Zihar in Muslim law

Categories : Criminal Law

Zihar is a term used in Islamic law to describe a specific form of divorce or marital declaration made by a husband. It is an archaic practice that predates Islam but holds relevance in understanding historical legal aspects.

Originating from pre-Islamic Arabia, zihar involved a husband equating his wife to one of his female relatives, such as his mother or sister. By doing so, he would liken his wife to a prohibited relative, making sexual relations between them forbidden and treating her with disrespect. However, Islam condemned this practice and introduced reforms to protect women’s rights within marriage.

According to Islamic law, zihar is considered an undesirable act. The Quran addresses zihar in Surah Al-Mujadilah (Chapter 58, verses 1-4) and criticizes those who engage in this practice. The verse emphasizes that zihar does not render the wife forbidden to the husband nor does it dissolve the marital bond. It states that such declarations are empty words and unjust to women.

While zihar does not lead to an automatic divorce, it does have legal implications. The husband who utters zihar is required to make expiation for his sin, which typically involves freeing a slave, fasting for two consecutive months, or feeding sixty needy people. Until the expiation is fulfilled, the husband and wife enter a state of suspension within their marriage.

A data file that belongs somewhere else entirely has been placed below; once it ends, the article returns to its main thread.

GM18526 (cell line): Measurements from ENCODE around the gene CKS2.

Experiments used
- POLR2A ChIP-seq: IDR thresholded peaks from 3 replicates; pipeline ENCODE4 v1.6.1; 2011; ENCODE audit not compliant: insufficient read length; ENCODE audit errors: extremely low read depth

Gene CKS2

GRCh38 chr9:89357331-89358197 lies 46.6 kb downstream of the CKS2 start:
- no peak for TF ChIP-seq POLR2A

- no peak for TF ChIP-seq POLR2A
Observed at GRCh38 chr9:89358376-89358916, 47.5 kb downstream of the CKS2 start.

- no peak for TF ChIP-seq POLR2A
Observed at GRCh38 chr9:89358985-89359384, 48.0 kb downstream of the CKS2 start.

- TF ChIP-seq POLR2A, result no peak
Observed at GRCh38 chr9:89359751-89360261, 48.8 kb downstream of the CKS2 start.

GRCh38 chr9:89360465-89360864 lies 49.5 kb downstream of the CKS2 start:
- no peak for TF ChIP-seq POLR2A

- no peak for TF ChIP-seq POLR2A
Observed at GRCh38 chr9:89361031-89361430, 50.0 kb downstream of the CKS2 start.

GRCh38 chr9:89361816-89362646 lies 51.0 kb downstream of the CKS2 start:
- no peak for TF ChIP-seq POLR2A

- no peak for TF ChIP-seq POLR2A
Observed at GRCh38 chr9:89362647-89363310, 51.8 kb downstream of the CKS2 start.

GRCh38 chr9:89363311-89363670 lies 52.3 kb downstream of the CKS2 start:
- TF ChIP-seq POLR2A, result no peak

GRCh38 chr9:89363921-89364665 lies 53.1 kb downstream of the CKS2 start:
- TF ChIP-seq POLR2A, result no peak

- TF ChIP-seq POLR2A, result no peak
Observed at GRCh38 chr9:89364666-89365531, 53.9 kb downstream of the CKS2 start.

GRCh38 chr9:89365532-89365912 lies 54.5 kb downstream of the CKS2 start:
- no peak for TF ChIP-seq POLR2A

During this period of suspension, the husband and wife remain legally married but with certain limitations. They are not permitted to engage in sexual relations until the expiation is completed, and the wife is not obliged to obey the husband’s commands during this period. If the husband fails to fulfill the expiation, the wife has the right to seek divorce through other available legal means under Islamic law.

It is important to note that zihar is an outdated practice that is rarely encountered in modern times. The principles of equality and justice within Islamic law have prompted reforms that provide more comprehensive mechanisms for divorce, such as talaq (divorce initiated by the husband), khula (divorce initiated by the wife), and judicial divorce.

In contemporary Islamic jurisprudence, zihar is viewed as a historical concept rather than a practical legal procedure. The focus has shifted towards promoting mutual respect, equality, and fairness within marriages, and providing both spouses with accessible and just means of dissolving their marriage if necessary.

In conclusion, zihar is an ancient form of divorce in Islamic law that predates Islam but has been abolished and strongly discouraged. While it does not result in an immediate divorce, it carries moral and legal consequences for the husband. Islamic law today offers more equitable avenues for divorce that prioritize the rights and well-being of both spouses within the institution of marriage.

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